[Athen] Alternate Formats and Varying Editions of Textbooks
Butler, Brandon (bcb4y)
bcb4y at virginia.edu
Fri Jan 17 08:09:27 PST 2020
With all due respect to Susan and Wink, the claim that purchase is required by copyright law has no basis in copyright law. I am a copyright lawyer and one of the authors of the white paper, which was based in part on a convening of copyright experts, including lawyers from the University Counsels’ offices at UVA and the University of Michigan, the counsel to the Internet Archive, counsel to the Association of Research Libraries, and my friend Blake Reid, who is a professor at CU's law school and the Director of the IP Policy Clinic there. (The full list is in the Acknowledgments section of the paper.) I’m sure Blake would be happy to talk to you about the project if you have questions, Susan. He’s an expert in both disability law and copyright law.
I can also assure you that the analysis in the white paper applies expressly to DSOs, universities, and even large groups of universities, and not only to libraries. It is based on legal provisions and precedent that apply broadly to any authorized entity (in the case of Section 121) and to any lawful user (in the case of Section 107).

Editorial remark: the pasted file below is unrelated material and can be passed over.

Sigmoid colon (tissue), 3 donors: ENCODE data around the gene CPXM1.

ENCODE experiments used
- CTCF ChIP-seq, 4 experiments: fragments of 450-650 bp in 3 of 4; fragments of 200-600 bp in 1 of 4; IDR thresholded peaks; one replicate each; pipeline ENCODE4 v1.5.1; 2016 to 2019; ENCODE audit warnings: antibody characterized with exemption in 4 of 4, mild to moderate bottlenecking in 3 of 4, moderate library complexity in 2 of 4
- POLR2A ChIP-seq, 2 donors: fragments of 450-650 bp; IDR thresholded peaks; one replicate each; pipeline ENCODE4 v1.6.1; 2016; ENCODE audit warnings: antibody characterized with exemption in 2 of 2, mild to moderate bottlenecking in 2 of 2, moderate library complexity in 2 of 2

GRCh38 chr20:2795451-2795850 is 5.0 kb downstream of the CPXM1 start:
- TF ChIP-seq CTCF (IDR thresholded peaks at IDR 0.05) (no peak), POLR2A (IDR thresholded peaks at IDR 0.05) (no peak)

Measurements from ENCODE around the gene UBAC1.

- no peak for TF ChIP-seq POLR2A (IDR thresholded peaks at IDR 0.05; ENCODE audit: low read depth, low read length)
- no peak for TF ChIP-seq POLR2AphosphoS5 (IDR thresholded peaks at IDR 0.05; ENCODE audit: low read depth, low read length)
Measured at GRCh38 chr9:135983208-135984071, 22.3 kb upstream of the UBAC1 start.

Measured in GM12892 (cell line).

Finally, if you wait for more caselaw or for another revision of copyright, you may be waiting for a very long time, but luckily we have very recent caselaw AND revisions to copyright that make clear that no purchase is needed before accessible copies are provided to qualified recipients. The Authors Guild v. HathiTrust case is the only case ever to construe Section 121 or to apply Section 107 to accessibility. If we wanted to design the perfect case to prove that we can provide accessible copies to students without making them buy inaccessible copies, we couldn’t do much better than HathiTrust. In that case, the court considered whether the University of Michigan could provide accessible copies of books from the HathiTrust collection to students with print disabilities without any payment or permission from the copyright holders. The court said, categorically, yes. The recently-passed Marrakesh Treaty implementation bill made a few modifications to Section 121, and all of them were designed to expand accessibility. None of them added a purchase requirement, which did not exist prior to Marrakesh. So we have a recent case that is perfectly on point, and recent legislation that is also on our side.
Anyway, that’s a short version of the much more detailed arguments in the white paper. I promise it’s not a tough read, and will reward your time and attention.
On Jan 17, 2020, at 10:01 AM, Susan Kelmer <Susan.Kelmer at colorado.edu<mailto:Susan.Kelmer at colorado.edu>> wrote:
The student deserves to have the right version of the textbook, period. If everyone else in the class, and the instructor, are using the 7th edition then why are you telling your student with a disability that they can only have the 6th? That is RIPE for a lawsuit filed by the student against your institution.